Community–based research and the democratization of science and technology. A framework for the evaluation of science shop work
This thesis investigates the democracy perspectives present in community-based research initiatives at technical universities. It focalizes on science shops as one particular movement within this field that from its beginnings in the 1970s in the Netherlands has shown an explicit claim of contributing to the 'democratization of science and technology'.
The most commonly used theoretical reference that sustains this claim is the concept of strong democracy which has been interpreted in terms of community-based research by Richard Sclove (1995). According to this perspective, the contribution of science shops to democracy is based on its commitment to a 'demand-driven approach': science shops make research respond directly to the needs expressed by citizen groups; this way, they simultaneously 'empower' these groups and promote the inclusion of their concerns into university research and teaching.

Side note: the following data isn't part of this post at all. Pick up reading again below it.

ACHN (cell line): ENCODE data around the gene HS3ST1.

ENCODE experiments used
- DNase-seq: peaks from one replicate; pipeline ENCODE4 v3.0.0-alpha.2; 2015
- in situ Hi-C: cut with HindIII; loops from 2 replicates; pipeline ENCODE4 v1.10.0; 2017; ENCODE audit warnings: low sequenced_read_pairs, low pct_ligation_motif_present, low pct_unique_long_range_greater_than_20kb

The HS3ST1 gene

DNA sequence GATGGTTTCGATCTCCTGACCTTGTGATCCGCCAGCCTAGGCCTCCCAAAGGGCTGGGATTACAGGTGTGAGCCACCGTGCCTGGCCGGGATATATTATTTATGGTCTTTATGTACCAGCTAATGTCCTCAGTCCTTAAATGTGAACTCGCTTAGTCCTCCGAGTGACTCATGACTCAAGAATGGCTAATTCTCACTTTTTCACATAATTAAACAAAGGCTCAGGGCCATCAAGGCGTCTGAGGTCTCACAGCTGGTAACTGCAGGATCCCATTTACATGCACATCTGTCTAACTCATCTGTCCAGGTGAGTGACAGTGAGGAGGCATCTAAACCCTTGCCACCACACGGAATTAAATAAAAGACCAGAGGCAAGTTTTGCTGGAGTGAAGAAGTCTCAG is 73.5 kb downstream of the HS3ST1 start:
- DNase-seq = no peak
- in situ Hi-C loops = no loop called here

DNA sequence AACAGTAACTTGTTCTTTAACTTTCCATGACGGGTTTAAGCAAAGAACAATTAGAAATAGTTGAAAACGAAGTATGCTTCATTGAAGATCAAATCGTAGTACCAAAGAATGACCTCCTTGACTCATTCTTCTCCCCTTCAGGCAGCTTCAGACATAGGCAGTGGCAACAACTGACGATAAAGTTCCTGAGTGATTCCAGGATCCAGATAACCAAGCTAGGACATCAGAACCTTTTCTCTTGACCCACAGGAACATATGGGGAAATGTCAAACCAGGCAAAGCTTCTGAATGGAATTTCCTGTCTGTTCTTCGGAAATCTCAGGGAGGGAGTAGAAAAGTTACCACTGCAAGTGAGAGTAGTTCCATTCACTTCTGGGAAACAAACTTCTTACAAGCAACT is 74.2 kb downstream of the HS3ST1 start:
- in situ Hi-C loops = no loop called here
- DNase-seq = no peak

This democracy perspective comes short, however, in explaining science shop practice. The thesis explores the question whether science shop practice may enact alternative democracy perspectives corresponding to an issue-centered approach (Marres, 2005; 2007) and the principles of technical democracy (Callon, Lascoumes and Barthe, 2009). It does so by studying the work of the Science Shop of the Technical University of Denmark, with a particular focus on a collaborative research process in urban planning facilitated by this institution. A reflexive assessment of a pilot project for a science shop at the Universidad Politécnica de Valencia serves to develop this exploration further.The analysis of the observed practices shows the analytical potential of the issue-centered perspective for a better comprehension of science shop work and its democratic relevance. It allows equally to orient the evaluation of such work. On this basis, a theoretical framework is proposed that conceives evaluation as part of experimentation. The framework invites to understand science shop work as a progressive and collective exploration, definition and redefinition of a critical role of universities in society. A list of nine 'axes of problematization' is offered to serve as guidance for structuring such experimentation. By this means, the thesis contributes to theory-building on the contribution of science shop work to democracy, at the same time as it offers the groundwork for such theory-building to take place between science shop practitioners and their peers.